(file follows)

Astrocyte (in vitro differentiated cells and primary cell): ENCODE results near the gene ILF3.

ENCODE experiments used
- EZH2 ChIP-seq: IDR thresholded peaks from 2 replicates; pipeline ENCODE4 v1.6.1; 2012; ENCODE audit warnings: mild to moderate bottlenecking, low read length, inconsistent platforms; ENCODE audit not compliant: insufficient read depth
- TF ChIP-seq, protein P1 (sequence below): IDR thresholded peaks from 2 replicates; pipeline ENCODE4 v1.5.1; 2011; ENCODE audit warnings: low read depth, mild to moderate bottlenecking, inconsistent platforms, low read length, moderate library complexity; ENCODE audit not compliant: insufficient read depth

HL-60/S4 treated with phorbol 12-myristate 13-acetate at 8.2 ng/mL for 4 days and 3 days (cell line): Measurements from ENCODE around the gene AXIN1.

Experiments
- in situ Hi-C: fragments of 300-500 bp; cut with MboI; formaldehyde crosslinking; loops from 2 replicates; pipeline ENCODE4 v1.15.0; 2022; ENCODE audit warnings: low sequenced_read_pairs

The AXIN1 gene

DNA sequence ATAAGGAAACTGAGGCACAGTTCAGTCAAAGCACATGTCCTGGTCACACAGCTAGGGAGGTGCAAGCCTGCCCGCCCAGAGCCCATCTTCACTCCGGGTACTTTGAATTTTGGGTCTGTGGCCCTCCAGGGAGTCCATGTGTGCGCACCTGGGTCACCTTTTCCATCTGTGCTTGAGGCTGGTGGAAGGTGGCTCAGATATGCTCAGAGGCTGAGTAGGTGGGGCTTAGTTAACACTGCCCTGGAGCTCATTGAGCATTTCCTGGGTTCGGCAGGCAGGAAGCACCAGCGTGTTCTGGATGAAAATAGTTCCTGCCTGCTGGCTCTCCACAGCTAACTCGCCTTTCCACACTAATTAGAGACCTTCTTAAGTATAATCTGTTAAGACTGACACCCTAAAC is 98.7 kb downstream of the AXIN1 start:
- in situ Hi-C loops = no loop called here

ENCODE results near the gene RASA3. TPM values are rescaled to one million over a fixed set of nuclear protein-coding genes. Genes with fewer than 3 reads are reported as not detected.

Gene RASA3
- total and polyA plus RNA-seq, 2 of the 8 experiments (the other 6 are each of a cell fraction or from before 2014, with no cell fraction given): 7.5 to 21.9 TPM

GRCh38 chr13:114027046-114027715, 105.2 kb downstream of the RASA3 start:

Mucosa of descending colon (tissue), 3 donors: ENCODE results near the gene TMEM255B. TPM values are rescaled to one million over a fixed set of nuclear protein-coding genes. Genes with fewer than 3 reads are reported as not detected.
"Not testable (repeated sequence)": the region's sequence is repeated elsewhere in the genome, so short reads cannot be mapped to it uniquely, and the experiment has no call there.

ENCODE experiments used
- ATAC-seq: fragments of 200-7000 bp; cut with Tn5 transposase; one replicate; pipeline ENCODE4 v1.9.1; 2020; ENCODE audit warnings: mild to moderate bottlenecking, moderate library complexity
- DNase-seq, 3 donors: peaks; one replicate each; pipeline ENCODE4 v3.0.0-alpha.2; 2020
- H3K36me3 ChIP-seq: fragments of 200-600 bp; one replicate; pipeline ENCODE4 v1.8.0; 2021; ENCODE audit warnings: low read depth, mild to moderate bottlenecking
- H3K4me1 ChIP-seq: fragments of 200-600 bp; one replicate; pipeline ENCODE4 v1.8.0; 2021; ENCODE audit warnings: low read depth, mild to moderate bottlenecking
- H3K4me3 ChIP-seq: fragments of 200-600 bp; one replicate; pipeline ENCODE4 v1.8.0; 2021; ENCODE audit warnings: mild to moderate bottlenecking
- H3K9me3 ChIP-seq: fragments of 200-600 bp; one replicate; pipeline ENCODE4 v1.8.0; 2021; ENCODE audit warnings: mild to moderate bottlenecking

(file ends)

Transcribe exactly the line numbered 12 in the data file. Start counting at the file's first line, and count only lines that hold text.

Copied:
Gene RASA3